On 29th September 2014 Irish Distillers, under the leadership of Denis O’Reilly of Difference Days, arrived at Rosanna Gardens to undertake a garden transformation. Difference Days was founded in 2009 to facilitate corporate socially responsible events, whereby staff from organisations experience an ‘alternative day out’ and give their labour for one day to benefit others - basically a team-building day with a difference! The Sunbeam Times spoke with Denis to ask how the process works and what the experience was like…

Difference Days team
  • Irish Distillers gave up a day of regular work to team up with Sunbeam House Services.
  • The goal was to get the 2 staff teams together and build a large garden in Ashford for the Sunbeam service-users.
  • The project was organised by Difference Days.

How did it come about that you undertook a garden renovation project at Rosanna?

Having done two previous Difference Days in Sunbeam House – one at Killarney Road, Bray (deck, football pitch and gym), and the other in Ballyraine, Arklow (woodland trail), both with staff from – I contacted John Hannigan and Bernard Fitzsimons to see if we could help with other requirements, as I had to find a suitable project for Irish Distillers Pernod Ricard who wanted to do a Difference Day with 250 of their staff.  Once I have a requirement I go and find a project – I knew how well we had worked with Bernard and all at Sunbeam before, so I knew we could work well together again.

What was the next step?

Bernard introduced me to the guys at Rosanna and showed me the overgrown rear space, and immediately I could see that it could be transformed and make Rosanna an even better place for the men and women that live there. I then got some feedback from Seamus Murphy and Bernard on what Rosanna would like.

Our landscaper Maurice Byrne and I then inspected the site with Bernard and we started to put together the proposed design – Maurice came up with some great ideas like redirecting the stream so we could make the island/memorial garden. The idea was to have a space that could be used by all the residents at Rosanna and other Sunbeam sections.  The raised beds would allow vegetables to be grown, the exercise trail would be used for fitness, and the BBQ area for having fun!  We then priced up the costs to implement the transformation of the space, and I arranged for Rosemary Garth – Communications Director, and John Carroll – Irish Distillers, to inspect the space and meet the residents.  They just loved the plans and the guys from Rosanna.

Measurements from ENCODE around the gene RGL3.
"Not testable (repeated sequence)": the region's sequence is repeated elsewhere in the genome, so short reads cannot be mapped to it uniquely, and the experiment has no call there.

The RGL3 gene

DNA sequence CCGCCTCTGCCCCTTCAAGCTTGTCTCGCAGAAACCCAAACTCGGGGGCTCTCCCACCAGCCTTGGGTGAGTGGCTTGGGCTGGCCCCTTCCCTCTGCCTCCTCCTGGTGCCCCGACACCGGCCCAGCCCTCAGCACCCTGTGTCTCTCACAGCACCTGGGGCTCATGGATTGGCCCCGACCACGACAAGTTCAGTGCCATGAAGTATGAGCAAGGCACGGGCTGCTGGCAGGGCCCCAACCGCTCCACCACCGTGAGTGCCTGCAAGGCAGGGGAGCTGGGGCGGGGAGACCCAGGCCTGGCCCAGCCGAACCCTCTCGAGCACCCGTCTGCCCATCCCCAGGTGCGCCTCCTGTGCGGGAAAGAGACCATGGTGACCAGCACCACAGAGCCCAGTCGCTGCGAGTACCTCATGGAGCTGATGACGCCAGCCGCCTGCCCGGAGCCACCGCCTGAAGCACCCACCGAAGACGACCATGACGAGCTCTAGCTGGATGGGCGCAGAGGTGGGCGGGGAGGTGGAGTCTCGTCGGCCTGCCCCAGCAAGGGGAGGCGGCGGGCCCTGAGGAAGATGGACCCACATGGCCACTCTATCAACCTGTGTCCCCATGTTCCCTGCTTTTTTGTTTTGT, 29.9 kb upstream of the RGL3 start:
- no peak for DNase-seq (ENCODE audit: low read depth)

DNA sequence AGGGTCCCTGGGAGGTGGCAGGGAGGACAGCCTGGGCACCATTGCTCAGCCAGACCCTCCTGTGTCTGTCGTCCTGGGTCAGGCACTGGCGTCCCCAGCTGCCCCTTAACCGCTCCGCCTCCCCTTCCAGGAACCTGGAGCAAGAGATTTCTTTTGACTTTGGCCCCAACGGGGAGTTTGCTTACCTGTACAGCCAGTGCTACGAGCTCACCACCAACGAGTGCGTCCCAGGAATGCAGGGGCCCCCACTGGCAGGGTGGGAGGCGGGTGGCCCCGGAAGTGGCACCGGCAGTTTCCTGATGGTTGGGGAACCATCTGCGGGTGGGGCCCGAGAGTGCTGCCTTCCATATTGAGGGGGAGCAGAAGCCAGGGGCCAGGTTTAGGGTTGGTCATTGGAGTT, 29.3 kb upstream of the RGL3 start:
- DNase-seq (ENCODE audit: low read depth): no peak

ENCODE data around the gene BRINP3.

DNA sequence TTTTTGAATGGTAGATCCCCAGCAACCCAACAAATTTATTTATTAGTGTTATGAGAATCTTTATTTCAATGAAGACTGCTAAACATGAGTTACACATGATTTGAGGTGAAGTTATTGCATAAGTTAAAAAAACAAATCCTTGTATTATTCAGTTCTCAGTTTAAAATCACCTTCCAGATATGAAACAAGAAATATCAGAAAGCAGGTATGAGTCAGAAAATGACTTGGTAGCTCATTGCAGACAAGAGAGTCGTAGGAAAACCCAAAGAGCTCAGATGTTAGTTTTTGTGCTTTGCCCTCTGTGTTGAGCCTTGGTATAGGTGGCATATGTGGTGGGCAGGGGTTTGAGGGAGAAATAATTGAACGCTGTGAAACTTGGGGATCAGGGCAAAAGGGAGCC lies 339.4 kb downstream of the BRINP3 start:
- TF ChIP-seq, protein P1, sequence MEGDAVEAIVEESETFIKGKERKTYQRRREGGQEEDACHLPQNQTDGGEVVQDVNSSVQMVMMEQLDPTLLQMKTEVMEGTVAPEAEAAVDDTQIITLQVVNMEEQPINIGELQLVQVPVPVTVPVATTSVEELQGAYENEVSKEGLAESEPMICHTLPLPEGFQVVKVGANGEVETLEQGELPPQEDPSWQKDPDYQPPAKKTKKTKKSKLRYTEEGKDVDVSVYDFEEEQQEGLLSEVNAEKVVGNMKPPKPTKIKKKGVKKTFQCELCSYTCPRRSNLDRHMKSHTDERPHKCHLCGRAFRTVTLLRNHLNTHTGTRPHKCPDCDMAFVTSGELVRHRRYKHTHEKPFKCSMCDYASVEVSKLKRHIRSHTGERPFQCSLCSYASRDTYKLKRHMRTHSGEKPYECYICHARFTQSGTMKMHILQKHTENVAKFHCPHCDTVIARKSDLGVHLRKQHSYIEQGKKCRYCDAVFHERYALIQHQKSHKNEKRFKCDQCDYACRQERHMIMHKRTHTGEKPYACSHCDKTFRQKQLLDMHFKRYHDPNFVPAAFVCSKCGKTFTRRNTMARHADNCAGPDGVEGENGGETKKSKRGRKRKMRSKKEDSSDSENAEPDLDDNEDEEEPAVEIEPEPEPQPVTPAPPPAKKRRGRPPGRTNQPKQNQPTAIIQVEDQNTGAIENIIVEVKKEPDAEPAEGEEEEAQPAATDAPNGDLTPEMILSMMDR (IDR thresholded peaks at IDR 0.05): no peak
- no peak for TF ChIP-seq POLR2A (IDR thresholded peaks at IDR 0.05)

Once the project was approved by Irish Distillers we had a meeting with Bernard and planned the timescale for the preparation work to be undertaken by Maurice and Adam Rankin from Difference Days and supported by Bernard and his team.

How much preparation was required?

Maurice and Adam did around four weeks of preparation work (with Bernard’s team assisting) so that the shape of the garden was framed, ensuring that the Irish Distillers 250 strong team could complete the garden on their Difference Day.  In addition we had all materials delivered and tools ready.

On 28th September we had a site meeting with all the Sunbeam team that were assigned to help on the Difference Day, along with our Difference Day team, so everyone knew what their tasks were for the next day.

Tell us about the day itself-…

On the day itself, 29th September, DJ Ed (a resident of Rosanna) had his music pumping.  The Sunbeam team came together to welcome the Irish Distillers team as they arrived, and there was tea and pastries for everyone. We subdivided the teams into 15 projects and off we went and built the garden in 3 hours!   It was fantastic to have all the residents of Rosanna and many other clients from Sunbeam on site to help and to meet the Irish Distillers volunteers.  The support and camaraderie from staff and clients from Sunbeam was amazing.

We managed to get everything completed in the three hours – the Irish Distillers staff worked like mad and were truly amazing.  The garden came out better than anticipated and the feedback from the Irish Distillers crew was exceptional – they just loved meeting everyone, particularly the residents from Rosanna and other centres.  Irish Distillers were so proud of what they achieved on the day and what they left behind for the guys from Rosanna.  Rosemary Garth (Communications Director from Irish Distillers) stated that some of her colleagues commented it was the best team building day they had ever done!

rosanna project


225 Irish Distillers Pernod Ricard Staff

15 projects completed.

12 ton of beach cobble placed along the bed and banks of new stream.

110 ton of hardcore.

60 ton of Ballylusk dust used for wheelchair-accessible paths.

Equivalent to 4 tennis courts of rolled lawn laid.

49 wheelbarrows, 106 shovels, 39 rakes, 14 hammers, 24 spirit levels,

12 handsaws and 200 ear protectors provided.

Garden built in 3 hours.


Project 1 – construct/plant stream bank

Project 2 – build 7 metres x 2.4 metres barrel style screen

Project 3 – build tree seat surround

Project 4 – build main roadway/circular section

Project 5 – construct exercise zone (8 zones)

Project 6 – construct picket fence 13 metres x 1.2 metres

Project 7 – build central pathway/boundary pathway

Project 8 – memorial garden (Joe Nolan)

Project 9 – construct bridge 4 metres x 1.6 metres

Project 10 – BBQ area – construct circular Ballylusk base and build equipment

Project 11 – bamboo screen 6 metre

Project 12 – old stream planting team and move to turf lawn project 3 & 13

Project 13 – construct gazebo/veg. planters/turf lawn area